A recent publication from BC Cancer’s Personalized OncoGenomics (POG) program describes the genomic profiles of seven advanced Adrenocortical Cancer tumours. The findings highlight two cellular pathways as potential therapeutic targets and identifies a subgroup of patients that may benefit from genome-informed treatment.

Adrenocortical cancer (ACC) is a rare cancer of the adrenal gland. Forty percent of ACC cases are diagnosed through metastatic disease. The five-year survival rate for patients presenting with metastatic ACC is 15%.


Treatment options for ACC are extremely limited—regardless of whether the cancer has spread beyond the adrenal gland—and often lead to other medical complications. To date, studies of agents that target specific genes in the cancer pathway have not shown clear clinical benefit.

Molecular Characterization of ACC

A recent publication from BC Cancer’s Personalized OncoGenomics (POG) program describes the genomic profiles of seven advanced ACC tumours based on whole-genome and transcriptome analysis (WGTA). Significant differences were observed between the seven samples—four obtained from primary adrenal tumours and three from biopsies of metastatic lesions.

Comprehensive results of integrated analysis of mutations, RNA expression changes, mutation signature and homologous recombination deficiency analysis are outlined in the paper. Activation of pathways previously implicated in ACC through somatic mutations and structural alterations were identified. This included genes associated with WNT signaling, cell cycle regulation and DNA repair.

Epigenetic Dysregulation

As seen in previous studies, genes involved in epigenetic regulation were shown to be involved in ACC development. Mutations in SMARCA4, SMARCC2 and ARID1B, for example, suggest deregulation of the chromatin modelling complex that affects gene expression.

Mutations affecting MEN1—commonly seen in ACC—were not detected in this study. Copy gains and high expression of KDM5A was observed, however, in five of the seven tumour samples. Since KDM5A is known to counteract the methylation activity of MEN1, this finding suggests an alternative mechanism of epigenetic dysfunction in ACC.

Homologous Recombination Deficiency

Four of the seven cases were associated with mutations in DNA repair genes. This included several somatic mutations and one structural variant in genes involved in homologous recombination.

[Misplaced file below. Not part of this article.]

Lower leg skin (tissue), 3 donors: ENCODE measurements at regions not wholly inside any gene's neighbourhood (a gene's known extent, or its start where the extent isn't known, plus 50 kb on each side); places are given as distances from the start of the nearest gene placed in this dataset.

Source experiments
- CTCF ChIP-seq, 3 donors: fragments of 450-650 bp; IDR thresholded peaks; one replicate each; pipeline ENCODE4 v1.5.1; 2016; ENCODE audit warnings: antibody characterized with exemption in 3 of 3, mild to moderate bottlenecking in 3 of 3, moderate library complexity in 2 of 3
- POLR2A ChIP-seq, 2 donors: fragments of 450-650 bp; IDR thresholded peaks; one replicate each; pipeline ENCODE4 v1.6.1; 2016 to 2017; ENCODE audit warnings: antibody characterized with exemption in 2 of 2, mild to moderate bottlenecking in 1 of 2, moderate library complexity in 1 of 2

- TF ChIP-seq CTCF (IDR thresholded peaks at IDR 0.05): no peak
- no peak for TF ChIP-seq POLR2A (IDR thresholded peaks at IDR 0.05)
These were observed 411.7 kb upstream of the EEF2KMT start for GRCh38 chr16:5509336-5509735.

Homologous Recombination

Germline mutations affecting homologous repair genes have rarely been associated with ACC. Further research is required to determine whether a potential subset of ACC is characterized by homologous recombination deficiency caused by somatic mutations.

Impact on Treatment

Genomic data from each tumour was matched with clinical patient information, including therapeutic outcomes. Five of the patients in this study received standard treatment for ACC (chemotherapy and/or mitotane). Only two patients responded to treatment. 

Following genomic analysis through POG, three patients received therapy informed by WGTA. This included two patients who received treatment aimed at the homologous recombination pathway. One of these patients had a partial response and the other had no response.

Implications for ACC Management

The range of genomic alterations seen in these samples supports the use of molecular profiling in ACC management with the aim of identifying personalized treatment options. It further suggests the epigenomic and homologous recombination pathways as potential targets for such treatment.

“Our work highlights several therapeutic avenues for a rare, aggressive malignancy with no established therapy for patients who relapse or stop responding to initial treatments,” says Dr. Veronika Csizmok, co-first author of the publication. “Molecular profiling of metastatic tumours with a high degree of heterogeneity such as ACC has the potential to reveal actionable alterations that can be utilized for the long-term health benefits to patients.”


This work would not be possible without the participation of our patients and families, the POG team, Canada’s Michael Smith Genome Sciences Centre technical platforms, the generous support of the BC Cancer Foundation and their donors and Genome British Columbia. The results published here are in part based upon analyses of data generated by the following projects and obtained from dbGaP: TCGA managed by the National Cancer Institute and National Human Genome Research Institute; Pan-Cancer Analysis of Whole Genomes (PCAWG) managed by the International Cancer Genome Consortium retrieved from https://dcc .icgc.org/pcawg.

Images created with biorender.com

Learn more:

Learn more about the adrenal gland and adrenocortical cancer (ACC).

Learn more about BC Cancer’s Personalized OncoGenomics (POG) program.


Lavoie JM, Csizmok V, Williamson LM, Culibrk L, Wang G, Marra MA, Laskin J, Jones SJM, Renouf DJ, Kollmannsberger CK. Whole-genome and transcriptome analysis of advanced adrenocortical cancer highlights multiple alterations affecting epigenome and DNA repair pathways. Cold Spring Harb Mol Case Stud. 2022 Apr 28;8(3):a006148.

doi: 10.1101/mcs.a006148. PMID: 35483882

*bold font indicates members of the GSC.

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